Arable crops

The most obvious impact of the move to organic farming methods has been on arable crop rotation. Until 1999 seeding choices were influenced mainly by European Community subsidies, durum wheat alternating with rape or sunflowers. Since the year 2000, however, our main concern has been to restore and maintain the soil's natural fertility. Although the Estate does not rear any livestock, we returned to large-scale growing of legumes which was widespread until the 1960s, when every share-cropping family still had two or more pairs of oxen to work the fields. Clover, lucerne, sulla and field beans have the property of fixing atmospheric nitrogen, which the crop residues then release into the soil ready for next year's wheat or barley crop.
The choice of organic farming has also given a further push to crop diversification, thanks to the growth of the processing and marketing sectors which connect producers and consumers of organic products. In recent years we have introduced many new crops. In response to demand from local processors and mills we have abandoned industrial cereal varieties in favour of traditional cultivars, such as Verna common wheat and Senatore Cappelli durum wheat, spelt and kamut, and we produce linseed, chick peas and lentils. We sell oats and barley to organic wine-growers (10% of Tuscan vineyards) which sow them between rows to increase the organic matter in the soil.
Nearly all these crops require less fertiliser, have moderate yields but command higher prices, an interesting combination that makes the farm more independent of the conventional circuits and the industrial interests that disadvantage agriculture.
Twenty years have passed since we branched off from the mainstream of conventional farming. After overcoming the inevitable hard times during the early stages of the transition, we have achieved production results similar to those of the 1990s without using petroleum-based fertilisers or sophisticated weedkillers, and producing most of the seed that we use. We have also found a way of continuing with the traditional methods used to farm this land in the past, rediscovering production avenues that were closed off by technical progress in the 1960s.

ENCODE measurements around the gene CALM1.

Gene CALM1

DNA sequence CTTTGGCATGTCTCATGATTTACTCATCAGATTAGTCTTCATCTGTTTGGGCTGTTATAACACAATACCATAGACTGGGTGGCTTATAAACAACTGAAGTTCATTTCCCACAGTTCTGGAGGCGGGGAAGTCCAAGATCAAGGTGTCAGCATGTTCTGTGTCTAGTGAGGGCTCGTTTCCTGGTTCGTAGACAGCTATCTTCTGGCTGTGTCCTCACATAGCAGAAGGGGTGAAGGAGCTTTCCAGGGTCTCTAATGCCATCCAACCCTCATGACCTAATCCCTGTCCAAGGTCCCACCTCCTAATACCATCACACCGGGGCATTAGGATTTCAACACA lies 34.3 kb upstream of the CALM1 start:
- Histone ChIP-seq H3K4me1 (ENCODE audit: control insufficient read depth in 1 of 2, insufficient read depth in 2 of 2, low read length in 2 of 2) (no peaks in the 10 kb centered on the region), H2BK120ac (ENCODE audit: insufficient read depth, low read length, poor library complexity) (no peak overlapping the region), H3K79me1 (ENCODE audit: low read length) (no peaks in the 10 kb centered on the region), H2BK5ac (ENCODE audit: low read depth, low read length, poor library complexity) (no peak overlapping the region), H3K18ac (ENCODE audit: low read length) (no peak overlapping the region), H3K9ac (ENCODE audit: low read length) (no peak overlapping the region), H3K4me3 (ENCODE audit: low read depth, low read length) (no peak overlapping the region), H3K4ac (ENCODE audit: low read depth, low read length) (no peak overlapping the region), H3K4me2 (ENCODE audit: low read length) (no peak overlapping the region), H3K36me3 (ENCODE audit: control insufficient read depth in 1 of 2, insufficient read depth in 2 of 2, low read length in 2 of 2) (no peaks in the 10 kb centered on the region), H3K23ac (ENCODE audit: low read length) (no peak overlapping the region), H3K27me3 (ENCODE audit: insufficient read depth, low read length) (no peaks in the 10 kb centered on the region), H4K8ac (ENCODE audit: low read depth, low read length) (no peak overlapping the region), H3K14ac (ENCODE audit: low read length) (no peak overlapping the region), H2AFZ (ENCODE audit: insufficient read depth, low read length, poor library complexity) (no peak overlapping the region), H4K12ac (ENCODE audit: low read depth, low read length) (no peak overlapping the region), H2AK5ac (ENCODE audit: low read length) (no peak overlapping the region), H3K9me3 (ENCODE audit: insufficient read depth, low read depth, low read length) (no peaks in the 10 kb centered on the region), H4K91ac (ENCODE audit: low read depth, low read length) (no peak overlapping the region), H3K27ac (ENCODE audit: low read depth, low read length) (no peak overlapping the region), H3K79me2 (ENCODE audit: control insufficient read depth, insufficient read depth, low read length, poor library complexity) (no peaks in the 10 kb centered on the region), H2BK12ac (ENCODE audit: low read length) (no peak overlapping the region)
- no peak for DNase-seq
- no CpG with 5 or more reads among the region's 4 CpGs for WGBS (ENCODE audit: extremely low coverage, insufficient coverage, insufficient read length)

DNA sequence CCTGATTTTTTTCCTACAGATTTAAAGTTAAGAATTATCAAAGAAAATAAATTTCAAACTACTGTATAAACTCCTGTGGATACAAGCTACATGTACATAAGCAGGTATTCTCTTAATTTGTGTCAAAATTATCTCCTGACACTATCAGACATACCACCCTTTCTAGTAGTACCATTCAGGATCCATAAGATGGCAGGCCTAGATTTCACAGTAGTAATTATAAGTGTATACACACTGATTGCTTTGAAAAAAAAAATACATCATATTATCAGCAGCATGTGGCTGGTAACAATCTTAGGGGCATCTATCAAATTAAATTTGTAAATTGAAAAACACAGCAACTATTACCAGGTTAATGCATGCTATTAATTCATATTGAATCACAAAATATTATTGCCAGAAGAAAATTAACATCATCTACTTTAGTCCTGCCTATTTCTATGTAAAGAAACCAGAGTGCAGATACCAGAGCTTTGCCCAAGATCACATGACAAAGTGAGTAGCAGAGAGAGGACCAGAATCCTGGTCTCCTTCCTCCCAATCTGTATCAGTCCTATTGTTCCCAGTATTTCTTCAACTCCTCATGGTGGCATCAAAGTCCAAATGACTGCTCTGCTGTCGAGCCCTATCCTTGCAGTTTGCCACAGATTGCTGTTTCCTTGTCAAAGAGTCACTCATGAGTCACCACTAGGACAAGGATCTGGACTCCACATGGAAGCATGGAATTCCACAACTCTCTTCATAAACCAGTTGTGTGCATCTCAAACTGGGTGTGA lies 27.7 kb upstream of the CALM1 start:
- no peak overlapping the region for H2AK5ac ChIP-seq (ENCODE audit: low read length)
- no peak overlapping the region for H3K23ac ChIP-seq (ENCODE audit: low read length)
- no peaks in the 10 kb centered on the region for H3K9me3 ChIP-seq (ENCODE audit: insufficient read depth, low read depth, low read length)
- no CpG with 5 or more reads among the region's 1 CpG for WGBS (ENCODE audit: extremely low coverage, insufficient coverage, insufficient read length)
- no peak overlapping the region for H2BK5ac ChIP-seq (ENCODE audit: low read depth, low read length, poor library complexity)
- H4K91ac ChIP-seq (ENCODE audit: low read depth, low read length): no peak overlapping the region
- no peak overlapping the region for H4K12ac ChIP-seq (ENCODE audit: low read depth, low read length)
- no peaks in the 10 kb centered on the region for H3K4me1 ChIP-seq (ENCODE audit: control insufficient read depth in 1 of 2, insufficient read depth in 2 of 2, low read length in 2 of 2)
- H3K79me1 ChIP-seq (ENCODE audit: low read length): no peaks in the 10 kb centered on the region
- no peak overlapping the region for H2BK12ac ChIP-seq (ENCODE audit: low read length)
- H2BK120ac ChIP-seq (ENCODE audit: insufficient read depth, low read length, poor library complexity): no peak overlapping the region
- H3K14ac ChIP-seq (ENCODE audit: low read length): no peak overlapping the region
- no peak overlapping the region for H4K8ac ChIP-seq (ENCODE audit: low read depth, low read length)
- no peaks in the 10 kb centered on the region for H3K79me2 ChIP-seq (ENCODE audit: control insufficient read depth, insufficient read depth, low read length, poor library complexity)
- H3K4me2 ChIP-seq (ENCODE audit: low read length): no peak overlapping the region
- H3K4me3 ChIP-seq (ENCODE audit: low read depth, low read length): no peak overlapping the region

Arable crop at Avanella

The olive grove

Unlike the vineyards, the olive grove has been on the same site for over fifty years. It was decimated by the 1985 frost and was replanted in 1989 with a closer spacing and minimal pruning, producing a top-quality oil but in moderate quantities.
From the year 2000 we gradually returned to the traditional system of a vaso pruning, which is labour-intensive but better suited to our area.
The olives are hand picked in early November, as soon as the mill where we press our oil opens. Pressing takes place at 25°C, by centrifuging the olive paste, and is carried out every two days to limit the oxidation of the fruit as far as possible and preserve the intense flavours of the fruit in the oil.

Olive grove at Fracassino

Extra Virgin Olive Oil

The 2016 olive oil production wasn’t incredible in term of quantity, but his quality is great. During the comparisons with other local olive oils, our was one of the tastiest and long term best preserved.